with character as some of the most frequently purchased items in his store. “We have noticed people layering the frames inside of each other on the wall, and putting sconces and other pieces at the center of it,” says Moretti. This newfangled perspective, which Moretti refers to as French rustic, is focused on comfort and incorporating items that make a house feel like a home, rather than abiding by strict style constraints. The “down home on the farm” feeling evoked by the French rustic style is quite a sharp contrast to the formal Victorian style furniture and décor that has traditionally been associated with antiques. “It’s what the antique world has moved into,” he says. As you prepare your home for visits from your loved ones this holiday season, don’t obsess about what isn’t perfect. Instead, incorporate a new side table with a fresh and welcoming pop of color, opt for a lamp or a throw pillow in a whimsical pattern, or swap your current photo frames for ones with the love of the ages. Remind yourself that it doesn’t have to be expensive or overdone. It just has to be you. •

Kimberly N. Bonéy, proud wife and mother, moved to Redding in 2008. Kimberly has a bachelor of arts in English with an emphasis in creative writing from Louisiana State University. As the former owner of The Kimberly Nicole Boutique in downtown Redding, Kimberly considers herself a connoisseur of all things fashionable.

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Punk music is no longer just about the Sex Pistols and the Ramones. Mixing itself with traditional Eastern European music, the genre has given birth to a creative, high-energy dance music known as Gypsy Punk or Gypsy Rock. If there’s any sort of a popular movement with this style of music, Diego’s Umbrella is a part of that, drawing comparisons to bands like Gogol Bordello, DeVotchKa and even Tucson’s Calexico. The San Francisco-based band has been called the Bay Area’s “Ambassadors of Gypsy Rock” and masters of “Mexicali Gypsy Polka Pirate Punk.”  They have toured the United States and the world in countless festivals and concerts, performing in venues as intimate as New York City’s The Living Room lounge to ones as large as Austin’s “SXSW” music festival.  “It’s like static cling,” says singer-guitarist Ben Leon. “Being in California, you’re surrounded by all sorts of different music. You do some traveling, and you pick up things along the way. We’ve been to Europe a few times, and there’s lots of great stuff, and we just grabbed it and incorporated it into the act. We’ve played a couple of Jewish weddings and picked up some klezmer. continued on page 80 November 2012 Enjoy 79

beast a third head.”


All this stuff gets thrown into Diego’s Umbrella and it all comes out as our music.” The band consists of guitarists Tyson Maulhardt, Vaughn Lindstrom, violinist Jason Kleinberg, bassist Kevin Blair, drummer Jake Wood and singer Leon. The music is a multi-ethnic blend of  flamenco, klezmer, surf-rock, Eastern European and Mexican, with an urban energy that shows up as gritty punk rock.  “The band started up when Vaughn and Tyson met at the University of California at Santa Cruz,” says Leon. “They were surferhippies, jamming and recording together for a long time. It was more G. Love/Jack Johnson back then. All of us are California-born, other than Vaughn, who was born in Wisconsin, but has lived in Cali most of his life. It has taken a long time to develop into what it is now. Tyson is fond of saying that they sucked for the first five years. Jason Kleinberg (violin) was a huge addition to the band; he opened up a lot of sonic possibilities, and is an outstanding, exciting soloist.”   Diego’s Umbrella’s live shows are passionate and uninhibited, with songs often as catchy as they are irreverent. Their lyrics weave stories of fantasy, erotica and mystery, with enough absurd humor to remove even the faintest hint of seriousness. Other songs are sad, lonesome and sincere.  Says Leon, “It really depends on the song. Sometimes the story is integral to the song, and sometimes you get a lot of imagery that rolls off the tongue. And sometimes it’s pure nonsense.” The band also dresses uniformly, in outfits they sew themselves, looking somewhere in between military and marching band. “The uniforms are a part of the show, the Mariachis uniforms are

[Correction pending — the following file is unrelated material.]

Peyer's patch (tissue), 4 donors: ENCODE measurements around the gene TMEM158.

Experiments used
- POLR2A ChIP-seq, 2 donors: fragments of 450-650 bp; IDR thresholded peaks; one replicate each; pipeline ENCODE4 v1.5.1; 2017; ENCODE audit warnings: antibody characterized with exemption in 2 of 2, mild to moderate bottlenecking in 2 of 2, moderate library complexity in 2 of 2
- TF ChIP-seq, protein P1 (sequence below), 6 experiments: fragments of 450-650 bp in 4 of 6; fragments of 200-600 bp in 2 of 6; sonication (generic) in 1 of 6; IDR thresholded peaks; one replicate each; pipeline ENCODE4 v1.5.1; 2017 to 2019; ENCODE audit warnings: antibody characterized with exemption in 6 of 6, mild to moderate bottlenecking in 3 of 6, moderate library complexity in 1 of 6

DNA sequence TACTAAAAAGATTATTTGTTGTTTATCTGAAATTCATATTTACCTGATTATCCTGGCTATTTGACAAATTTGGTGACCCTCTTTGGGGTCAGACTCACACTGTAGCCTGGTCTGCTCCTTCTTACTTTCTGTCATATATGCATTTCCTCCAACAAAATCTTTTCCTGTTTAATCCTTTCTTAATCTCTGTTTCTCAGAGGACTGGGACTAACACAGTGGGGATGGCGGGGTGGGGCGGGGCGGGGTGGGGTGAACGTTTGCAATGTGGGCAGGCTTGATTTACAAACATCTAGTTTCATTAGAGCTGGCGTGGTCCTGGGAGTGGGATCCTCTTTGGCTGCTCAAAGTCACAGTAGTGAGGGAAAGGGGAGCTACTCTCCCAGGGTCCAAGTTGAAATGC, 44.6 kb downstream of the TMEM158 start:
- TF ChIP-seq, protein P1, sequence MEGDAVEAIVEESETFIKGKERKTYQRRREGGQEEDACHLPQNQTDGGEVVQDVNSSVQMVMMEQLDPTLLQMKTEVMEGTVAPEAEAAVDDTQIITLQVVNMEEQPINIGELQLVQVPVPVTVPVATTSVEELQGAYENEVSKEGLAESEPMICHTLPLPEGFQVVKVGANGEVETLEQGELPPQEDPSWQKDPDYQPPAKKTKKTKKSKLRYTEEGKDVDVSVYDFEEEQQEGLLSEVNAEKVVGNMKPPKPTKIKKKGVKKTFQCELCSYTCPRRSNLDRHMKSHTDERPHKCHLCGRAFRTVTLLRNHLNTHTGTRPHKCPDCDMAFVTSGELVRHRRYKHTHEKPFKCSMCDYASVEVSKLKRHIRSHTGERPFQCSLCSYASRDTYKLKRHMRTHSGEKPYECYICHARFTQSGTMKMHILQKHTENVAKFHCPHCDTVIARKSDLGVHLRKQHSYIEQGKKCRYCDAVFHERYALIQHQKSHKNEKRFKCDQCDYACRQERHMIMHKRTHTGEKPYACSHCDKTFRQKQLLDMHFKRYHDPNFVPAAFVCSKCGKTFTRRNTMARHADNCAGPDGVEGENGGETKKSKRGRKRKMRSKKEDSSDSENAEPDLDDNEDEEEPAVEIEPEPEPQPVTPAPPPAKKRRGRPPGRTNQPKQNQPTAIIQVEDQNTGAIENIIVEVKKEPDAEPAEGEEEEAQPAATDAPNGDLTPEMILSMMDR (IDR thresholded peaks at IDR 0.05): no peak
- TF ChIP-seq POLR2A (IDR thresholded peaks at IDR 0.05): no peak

80 Enjoy November 2012

only one of the ones that we’ve gone through. Mariachi is a part of the culture in California, and we’re all fans, so it’s fun to throw in the stew. Also, it’s a show, and Mariachi gear looks great on stage.” They have released three full-length albums since their formation: Kung Fu Palace (2006), Viva La Juerga (2007) and Double Panther (2009). Proper Cowboy is the group’s new release, and it marks a first-time collaboration with San Francisco producers the Rondo Brothers, who have produced MC Lars and Foster the People.  The project resulted in reverb-soaked guitars and gypsy fiddles augmented by an army of tubas, analog synths and soaring vocals in what the band calls a “futuristic spaghetti-Western soundtrack.” Stand-out tracks on Proper Cowboy include a cover of the Sonny and Cher hit song “A Cowboy’s Work Is Never Done” and “Bulletproof Shine,” which features guest vocals from Angelo Moore of Fishbone. About the album, Leon says, “We get a little out of control in the studio, but it’s not the same as our live performances, where we just let the beast off the chain, and it grows a third head.” • Sierra Nevada Big Room • November 19 Phil Reser has written stories on major American rock and music acts for newspapers, magazines and radio stations since receiving his journalism degree from San Francisco State University. His media contributions include the New York Times, San Francisco Examiner, Chico Enterprise-Record, KCHO & KFPR Public Radio, Blues Revue, and Rolling Stone magazines.